Though he says he won’t make a decision until after the Christmas holidays, Public Service Commissioner Scott Angelle most likely will enter the U.S. Senate race to succeed David Vitter. If Angelle gets in, his candidacy will play a pivotal role in separating the men from the boys.
Fresh off an impressive showing in this fall’s gubernatorial campaign, Angelle, a Republican, is being encouraged to run for the Senate by the very people who helped make his campaign for governor possible. That would be the financial backers who hedged their bets on a long shot, putting millions of dollars behind a candidate who supposedly didn’t stand a chance of winning the race.
They, like every other Louisianian, witnessed Angelle — Cajun accent and all — rise from 2 percent in the polls early on to come within 41,000 votes of edging out Vitter to make the run-off with Rep. John Bel Edwards, a Democrat. If it had been Angelle instead of Vitter versus Edwards in the Nov. 21 general election, Angelle would be the governor-elect today and Edwards would be headed home to Amite to practice law for a living.
That’s neither here nor there. What matters now is the impact Angelle’s candidacy will have on the rest of the field in the race to succeed the dean of the Republican Party in Louisiana these days. Officially Congressman John Fleming of Minden and Congressman Charles Boustany of Lafayette, both Republicans, are candidates. Fleming is a flame-thrower. Boustany is a moderate who we could safely describe as the establishment candidate, or country clubber.
State Treasurer John Kennedy, another Republican, has given every indication he will be a candidate, which was expected since Kennedy went to the mat for Vitter in the governor’s race. Kennedy has run for the Senate twice already, as a Democrat in 2004 and as a Republican in 2008. Both candidacies, of course, were unsuccessful.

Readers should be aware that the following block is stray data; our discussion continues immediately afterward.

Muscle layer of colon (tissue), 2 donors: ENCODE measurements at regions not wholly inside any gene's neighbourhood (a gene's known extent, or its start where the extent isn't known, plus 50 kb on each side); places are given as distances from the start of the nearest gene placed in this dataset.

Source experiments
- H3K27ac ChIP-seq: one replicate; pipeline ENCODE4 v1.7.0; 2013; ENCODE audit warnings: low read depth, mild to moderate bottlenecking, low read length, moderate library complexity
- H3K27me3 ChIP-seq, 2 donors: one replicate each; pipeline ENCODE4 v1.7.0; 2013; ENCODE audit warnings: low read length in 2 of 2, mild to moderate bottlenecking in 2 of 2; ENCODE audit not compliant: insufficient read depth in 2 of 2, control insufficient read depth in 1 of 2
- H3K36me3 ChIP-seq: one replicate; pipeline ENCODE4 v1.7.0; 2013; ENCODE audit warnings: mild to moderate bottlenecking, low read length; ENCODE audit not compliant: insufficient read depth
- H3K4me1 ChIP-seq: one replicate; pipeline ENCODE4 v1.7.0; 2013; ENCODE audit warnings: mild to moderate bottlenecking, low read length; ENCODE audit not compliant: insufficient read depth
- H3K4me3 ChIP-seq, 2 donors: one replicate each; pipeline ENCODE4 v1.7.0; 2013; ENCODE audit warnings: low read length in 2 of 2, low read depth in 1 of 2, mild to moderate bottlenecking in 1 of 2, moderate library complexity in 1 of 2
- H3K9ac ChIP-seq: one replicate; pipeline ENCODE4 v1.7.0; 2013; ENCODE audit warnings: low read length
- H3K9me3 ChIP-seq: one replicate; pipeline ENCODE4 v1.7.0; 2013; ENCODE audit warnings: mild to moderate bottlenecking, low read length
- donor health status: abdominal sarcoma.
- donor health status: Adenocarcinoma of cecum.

Retired Air Force Col. Rob Maness is running, too. Maness, you may recall, challenged Sen. Mary Landrieu last year, only to be eclipsed by the man who eventually won the race, Bill Cassidy.
Another Republican and Public Service Commissioner as well, Eric Skrmetta, of the Greater New Orleans area, has formed an exploratory committee to weigh his chances if he got into the race. A long shot to say the least, Skrmetta was re-elected to the PSC in 2014 by less than 4,000 votes. Not exactly a ringing endorsement from the people who know him best, but it’s a start, I suppose.
On the Democrat side of the aisle, New Orleans Mayor Mitch Landrieu, brother of Mary, says he’s not interested in running for the Senate. Don’t tell that to rank-and-file Democrats. They’re about to wet their britches over the prospect of Landrieu joining the fray.
A Landrieu campaign was taken seriously enough for veteran pollster Verne Kennedy to include him in a poll on the Senate race that was released in recent days. The Market Research Insight survey placed Landrieu in the lead with some 30 percent of the vote. Angelle was second with some 24 percent in the 600-sample survey among likely voters in Louisiana. The poll was conducted Dec. 2 to Dec. 4.
While Landrieu contemplates, the Democrat Senatorial Campaign Committee, which is charged with electing Democrats nationwide to the U.S. Senate, supposedly has communicated with state Sen. Gary Smith of St. Charles Parish. Meanwhile, Public Service Commissioner Foster Campbell of Elm Grove reportedly is weighing his options while Caroline Fayard, an unsuccessful candidate for lieutenant governor a few years ago and daughter of mega plaintiff attorney Calvin Fayard, has been talked about as a potential Senate candidate, too.
A Campbell campaign would certainly create a lively atmosphere. He’ll say and do anything on the campaign trail.
Though the election to name Vitter’s successor is nearly a year away, the campaign is well underway. And if history tells us anything, Angelle is in an ideal position to parlay a recent defeat into a seat in the most powerful legislative body in the world.
Remember J. Bennett Johnston?
What about Mary Landrieu?
Sam Hanna is a state political writer.